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Originally published: 2013-08-06 17:52:45
Last modified: 2013-08-07 13:03:29

Obamacare implementation continues

by Anna Oakes

The implementation of the Affordable Care Act's health-care changes continues with the enrollment of citizens in insurance plans through new marketplace exchanges, which is slated to begin Oct. 1.

The N.C. Department of Insurance announced July 30 that it had approved health insurance rates for three companies that intend to sell plans to the state's consumers through the Health Insurance Marketplace: Blue Cross and Blue Shield of North Carolina, Coventry Health Care of the Carolinas and FirstCarolinaCare.

All three companies will offer individual plans, while only Blue Cross Blue Shield indicated it would participate in the small group market, a NCDOI statement said.

NCDOI said the rate details were filed as trade secrets; plans and prices will not be released until Oct. 1, according to http://www.healthcare.gov, the federal government's official website on the ACA.

Also known as Obamacare, the ACA established the exchange model in an effort to provide affordable insurance policies to those who lack access to employer or government coverage.

According to the U.S. Census Bureau, 20.1 percent of Watauga County residents younger than 65 were uninsured in 2010.

Although only three insurers plan to participate in the North Carolina exchange, each company submitted multiple plan offerings, an NCDOI official said.

"If all of those are approved by the federal government, we expect that there will be a healthy number of plan options from which our citizens can choose," said Marni Schribman, NCDOI assistant public information director.


How it works

The Health Insurance Marketplace enrollment period is Oct. 1 through March 31, 2014.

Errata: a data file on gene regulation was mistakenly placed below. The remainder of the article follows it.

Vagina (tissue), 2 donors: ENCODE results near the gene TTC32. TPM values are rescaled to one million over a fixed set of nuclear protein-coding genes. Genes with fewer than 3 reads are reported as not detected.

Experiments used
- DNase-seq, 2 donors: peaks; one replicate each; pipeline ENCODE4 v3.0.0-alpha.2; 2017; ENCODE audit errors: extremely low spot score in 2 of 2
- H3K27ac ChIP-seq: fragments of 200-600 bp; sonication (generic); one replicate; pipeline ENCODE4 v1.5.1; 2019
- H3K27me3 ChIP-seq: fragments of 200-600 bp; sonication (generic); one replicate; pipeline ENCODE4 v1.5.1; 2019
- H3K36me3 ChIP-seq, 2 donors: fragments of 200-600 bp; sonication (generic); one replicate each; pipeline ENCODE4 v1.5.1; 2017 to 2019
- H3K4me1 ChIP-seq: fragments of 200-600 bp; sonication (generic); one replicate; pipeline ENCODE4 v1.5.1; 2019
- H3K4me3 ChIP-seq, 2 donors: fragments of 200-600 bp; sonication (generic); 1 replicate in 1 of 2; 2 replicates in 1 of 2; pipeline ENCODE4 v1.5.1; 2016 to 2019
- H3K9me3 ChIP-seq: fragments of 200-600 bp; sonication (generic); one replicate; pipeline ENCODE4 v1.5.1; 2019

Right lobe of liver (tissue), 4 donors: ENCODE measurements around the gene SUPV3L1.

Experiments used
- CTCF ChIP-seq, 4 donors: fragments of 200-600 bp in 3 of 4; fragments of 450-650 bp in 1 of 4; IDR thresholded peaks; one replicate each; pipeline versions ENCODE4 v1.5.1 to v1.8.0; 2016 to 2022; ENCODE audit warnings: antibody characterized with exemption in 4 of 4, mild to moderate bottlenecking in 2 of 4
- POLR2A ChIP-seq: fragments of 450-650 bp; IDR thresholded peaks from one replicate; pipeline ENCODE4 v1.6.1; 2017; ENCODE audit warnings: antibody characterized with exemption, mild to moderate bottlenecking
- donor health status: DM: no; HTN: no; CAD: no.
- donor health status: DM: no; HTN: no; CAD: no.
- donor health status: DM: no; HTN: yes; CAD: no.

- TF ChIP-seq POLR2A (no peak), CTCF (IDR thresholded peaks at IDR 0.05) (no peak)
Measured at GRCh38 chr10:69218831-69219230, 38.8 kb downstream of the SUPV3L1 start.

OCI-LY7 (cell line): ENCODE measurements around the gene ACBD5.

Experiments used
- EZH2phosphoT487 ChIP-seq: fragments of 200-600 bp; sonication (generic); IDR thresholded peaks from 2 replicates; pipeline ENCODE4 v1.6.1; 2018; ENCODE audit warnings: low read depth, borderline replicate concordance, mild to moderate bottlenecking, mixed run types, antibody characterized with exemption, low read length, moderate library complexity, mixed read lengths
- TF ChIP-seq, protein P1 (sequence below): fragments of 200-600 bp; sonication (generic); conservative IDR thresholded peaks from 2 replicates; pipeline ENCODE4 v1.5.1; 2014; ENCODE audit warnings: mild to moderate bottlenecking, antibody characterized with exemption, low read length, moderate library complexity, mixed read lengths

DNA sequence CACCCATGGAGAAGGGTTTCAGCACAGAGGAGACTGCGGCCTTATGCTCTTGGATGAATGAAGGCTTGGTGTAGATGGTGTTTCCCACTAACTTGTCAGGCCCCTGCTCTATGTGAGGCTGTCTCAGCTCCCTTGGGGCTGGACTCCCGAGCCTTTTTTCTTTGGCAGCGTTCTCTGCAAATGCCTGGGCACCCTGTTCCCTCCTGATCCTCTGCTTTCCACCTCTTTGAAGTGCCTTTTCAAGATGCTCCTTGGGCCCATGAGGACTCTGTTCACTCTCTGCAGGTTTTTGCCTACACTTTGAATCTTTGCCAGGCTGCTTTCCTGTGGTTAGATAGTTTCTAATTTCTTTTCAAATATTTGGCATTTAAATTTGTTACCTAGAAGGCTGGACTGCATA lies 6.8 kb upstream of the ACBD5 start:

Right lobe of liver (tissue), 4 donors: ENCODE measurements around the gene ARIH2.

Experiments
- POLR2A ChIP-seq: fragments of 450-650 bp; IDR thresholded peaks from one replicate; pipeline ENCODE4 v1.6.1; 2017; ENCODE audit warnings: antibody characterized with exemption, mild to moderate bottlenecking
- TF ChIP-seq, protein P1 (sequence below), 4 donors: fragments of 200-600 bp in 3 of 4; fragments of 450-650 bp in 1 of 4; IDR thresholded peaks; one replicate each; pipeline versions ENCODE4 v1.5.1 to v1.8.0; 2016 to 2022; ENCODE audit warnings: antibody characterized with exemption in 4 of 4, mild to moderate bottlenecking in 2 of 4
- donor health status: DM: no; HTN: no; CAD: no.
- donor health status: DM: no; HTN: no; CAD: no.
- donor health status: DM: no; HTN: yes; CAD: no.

Enrollees may choose between Bronze, Silver, Gold and Platinum plans, with Platinum offering the most coverage. In addition, some plans may offer a catastrophic coverage option for people younger than 30.

Persons who enroll in an insurance plan through the exchange are eligible for a federal tax credit if their incomes are between 100 and 400 percent of the federal poverty level. People who qualify can take the tax credit in the form of advance payments, with the subsidy sent directly to the insurance company and applied to monthly premium payments.

Those who already have job-based health insurance can maintain their coverage, or they could choose to switch to a marketplace plan, healthcare.gov says.

President Barack Obama is reportedly enlisting the help of celebrities to aid in the promotion of the health care exchanges. The enrollment of young, healthy people is critical to balancing the cost of premiums in the exchanges.

A nonprofit organization, Enroll America, has formed to help enroll the uninsured in the exchanges nationwide.

"Enroll America has launched the 'Get Covered America' campaign in North Carolina to start a conversation with consumers about the benefits of health coverage and the new health care options they'll have starting Oct. 1," said Jessica McCarron, an Enroll America communications official.